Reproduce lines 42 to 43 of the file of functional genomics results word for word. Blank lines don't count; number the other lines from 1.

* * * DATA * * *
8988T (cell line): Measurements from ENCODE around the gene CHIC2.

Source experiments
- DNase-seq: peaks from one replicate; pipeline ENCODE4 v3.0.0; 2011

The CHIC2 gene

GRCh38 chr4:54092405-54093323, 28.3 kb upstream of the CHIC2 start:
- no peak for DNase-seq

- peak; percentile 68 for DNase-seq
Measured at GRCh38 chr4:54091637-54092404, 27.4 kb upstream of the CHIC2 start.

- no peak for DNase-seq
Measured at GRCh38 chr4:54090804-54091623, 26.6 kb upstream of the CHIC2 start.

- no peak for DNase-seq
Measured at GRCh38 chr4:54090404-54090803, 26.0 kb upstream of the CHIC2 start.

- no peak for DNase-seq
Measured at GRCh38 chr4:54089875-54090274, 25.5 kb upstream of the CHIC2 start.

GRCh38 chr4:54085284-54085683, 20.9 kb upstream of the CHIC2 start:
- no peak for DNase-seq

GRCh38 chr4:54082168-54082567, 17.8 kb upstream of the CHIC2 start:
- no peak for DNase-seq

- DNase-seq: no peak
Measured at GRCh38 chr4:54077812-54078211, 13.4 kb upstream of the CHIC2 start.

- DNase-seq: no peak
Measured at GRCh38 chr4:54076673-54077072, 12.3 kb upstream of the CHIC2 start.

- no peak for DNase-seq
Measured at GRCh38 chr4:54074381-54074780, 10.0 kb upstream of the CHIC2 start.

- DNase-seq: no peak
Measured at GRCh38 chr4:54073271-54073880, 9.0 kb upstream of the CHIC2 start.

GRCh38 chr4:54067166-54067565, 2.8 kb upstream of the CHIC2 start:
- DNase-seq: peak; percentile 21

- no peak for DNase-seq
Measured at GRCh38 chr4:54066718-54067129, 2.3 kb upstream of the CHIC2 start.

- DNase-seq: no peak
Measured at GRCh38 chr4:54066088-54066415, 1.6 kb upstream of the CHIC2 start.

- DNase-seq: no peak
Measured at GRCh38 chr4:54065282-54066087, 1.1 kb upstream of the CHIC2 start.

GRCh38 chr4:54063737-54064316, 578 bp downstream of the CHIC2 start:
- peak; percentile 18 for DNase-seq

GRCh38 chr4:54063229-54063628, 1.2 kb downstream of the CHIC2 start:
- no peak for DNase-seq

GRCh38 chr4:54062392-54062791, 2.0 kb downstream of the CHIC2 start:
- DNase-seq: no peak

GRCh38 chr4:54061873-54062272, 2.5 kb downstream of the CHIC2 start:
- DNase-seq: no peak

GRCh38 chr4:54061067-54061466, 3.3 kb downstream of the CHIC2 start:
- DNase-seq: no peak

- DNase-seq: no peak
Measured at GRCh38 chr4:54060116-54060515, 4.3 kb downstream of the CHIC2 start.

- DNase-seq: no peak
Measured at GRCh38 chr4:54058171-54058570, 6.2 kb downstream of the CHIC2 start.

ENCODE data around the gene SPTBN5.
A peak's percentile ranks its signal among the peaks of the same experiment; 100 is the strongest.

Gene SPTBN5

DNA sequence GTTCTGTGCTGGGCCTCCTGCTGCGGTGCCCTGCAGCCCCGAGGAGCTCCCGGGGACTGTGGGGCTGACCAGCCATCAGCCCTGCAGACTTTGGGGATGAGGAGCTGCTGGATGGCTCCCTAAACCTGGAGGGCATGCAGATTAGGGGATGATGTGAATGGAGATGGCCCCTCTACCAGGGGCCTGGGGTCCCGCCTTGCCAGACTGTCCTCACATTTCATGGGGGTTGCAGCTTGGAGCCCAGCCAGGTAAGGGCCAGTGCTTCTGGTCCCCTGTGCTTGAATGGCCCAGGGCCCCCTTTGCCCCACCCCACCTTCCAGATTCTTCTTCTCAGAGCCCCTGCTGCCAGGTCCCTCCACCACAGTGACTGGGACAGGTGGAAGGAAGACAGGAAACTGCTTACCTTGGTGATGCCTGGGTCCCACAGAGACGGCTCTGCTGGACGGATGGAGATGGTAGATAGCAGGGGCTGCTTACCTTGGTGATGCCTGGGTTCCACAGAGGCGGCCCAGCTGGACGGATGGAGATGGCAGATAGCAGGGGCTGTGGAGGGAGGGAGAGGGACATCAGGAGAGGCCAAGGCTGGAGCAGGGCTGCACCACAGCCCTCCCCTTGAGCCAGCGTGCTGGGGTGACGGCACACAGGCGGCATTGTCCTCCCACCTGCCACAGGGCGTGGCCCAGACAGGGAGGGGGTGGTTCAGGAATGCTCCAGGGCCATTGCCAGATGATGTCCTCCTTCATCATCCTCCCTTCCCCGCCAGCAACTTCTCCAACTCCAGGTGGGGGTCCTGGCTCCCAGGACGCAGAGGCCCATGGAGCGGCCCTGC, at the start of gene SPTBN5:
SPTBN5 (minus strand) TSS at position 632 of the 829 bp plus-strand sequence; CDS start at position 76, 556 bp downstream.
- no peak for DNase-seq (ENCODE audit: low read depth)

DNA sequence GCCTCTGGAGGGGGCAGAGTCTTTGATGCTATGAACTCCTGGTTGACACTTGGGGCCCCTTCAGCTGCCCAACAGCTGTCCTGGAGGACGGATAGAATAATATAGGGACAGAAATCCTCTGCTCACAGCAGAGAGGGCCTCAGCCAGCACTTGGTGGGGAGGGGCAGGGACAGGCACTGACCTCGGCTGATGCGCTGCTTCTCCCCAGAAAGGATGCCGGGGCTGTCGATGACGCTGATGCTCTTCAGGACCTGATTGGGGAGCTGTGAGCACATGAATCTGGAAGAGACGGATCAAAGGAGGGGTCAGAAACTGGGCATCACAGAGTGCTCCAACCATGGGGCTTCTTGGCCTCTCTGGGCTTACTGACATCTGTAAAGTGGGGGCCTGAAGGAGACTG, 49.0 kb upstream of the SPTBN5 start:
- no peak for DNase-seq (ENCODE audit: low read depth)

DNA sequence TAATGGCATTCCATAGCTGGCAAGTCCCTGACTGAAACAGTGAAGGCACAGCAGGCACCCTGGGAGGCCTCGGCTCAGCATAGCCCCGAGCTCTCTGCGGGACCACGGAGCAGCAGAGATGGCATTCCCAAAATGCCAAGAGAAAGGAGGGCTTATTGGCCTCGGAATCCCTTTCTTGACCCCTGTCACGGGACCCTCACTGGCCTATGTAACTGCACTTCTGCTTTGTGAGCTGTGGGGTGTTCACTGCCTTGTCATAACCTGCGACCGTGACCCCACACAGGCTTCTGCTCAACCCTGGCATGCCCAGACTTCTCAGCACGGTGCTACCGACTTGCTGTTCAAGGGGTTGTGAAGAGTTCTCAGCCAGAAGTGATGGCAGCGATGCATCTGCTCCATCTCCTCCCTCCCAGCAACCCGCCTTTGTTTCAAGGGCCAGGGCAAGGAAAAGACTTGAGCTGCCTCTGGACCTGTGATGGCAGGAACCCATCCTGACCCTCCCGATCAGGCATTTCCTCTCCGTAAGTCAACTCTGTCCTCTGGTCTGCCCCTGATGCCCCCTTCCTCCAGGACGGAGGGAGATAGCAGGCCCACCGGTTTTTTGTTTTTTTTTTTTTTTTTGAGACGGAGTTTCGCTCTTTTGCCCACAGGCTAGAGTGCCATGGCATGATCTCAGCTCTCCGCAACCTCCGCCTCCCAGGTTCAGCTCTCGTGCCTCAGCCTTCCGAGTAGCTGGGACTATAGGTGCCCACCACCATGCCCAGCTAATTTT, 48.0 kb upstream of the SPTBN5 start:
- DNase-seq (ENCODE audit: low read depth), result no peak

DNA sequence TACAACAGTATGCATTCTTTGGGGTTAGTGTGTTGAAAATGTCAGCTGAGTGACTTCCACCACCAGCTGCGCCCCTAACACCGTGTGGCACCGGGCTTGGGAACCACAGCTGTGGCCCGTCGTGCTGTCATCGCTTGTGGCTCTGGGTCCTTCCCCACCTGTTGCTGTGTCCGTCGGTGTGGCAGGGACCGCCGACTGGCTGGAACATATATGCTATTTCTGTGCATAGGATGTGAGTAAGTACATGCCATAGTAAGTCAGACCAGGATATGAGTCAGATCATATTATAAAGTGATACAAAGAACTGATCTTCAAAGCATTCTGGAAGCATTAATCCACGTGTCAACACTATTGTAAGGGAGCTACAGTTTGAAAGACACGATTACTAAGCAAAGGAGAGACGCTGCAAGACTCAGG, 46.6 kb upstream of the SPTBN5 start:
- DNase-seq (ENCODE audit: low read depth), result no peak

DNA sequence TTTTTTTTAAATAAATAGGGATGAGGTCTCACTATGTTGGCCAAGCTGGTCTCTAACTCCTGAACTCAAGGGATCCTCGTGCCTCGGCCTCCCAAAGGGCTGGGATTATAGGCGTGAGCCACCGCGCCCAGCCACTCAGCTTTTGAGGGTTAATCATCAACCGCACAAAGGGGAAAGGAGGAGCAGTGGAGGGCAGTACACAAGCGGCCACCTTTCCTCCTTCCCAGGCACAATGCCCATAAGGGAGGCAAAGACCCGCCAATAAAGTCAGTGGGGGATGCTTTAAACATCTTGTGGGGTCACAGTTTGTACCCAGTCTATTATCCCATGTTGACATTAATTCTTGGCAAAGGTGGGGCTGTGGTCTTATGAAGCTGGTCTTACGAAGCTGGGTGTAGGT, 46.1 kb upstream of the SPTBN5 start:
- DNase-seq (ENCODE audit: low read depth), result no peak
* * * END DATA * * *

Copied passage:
- DNase-seq: no peak

GRCh38 chr4:54061067-54061466, 3.3 kb downstream of the CHIC2 start: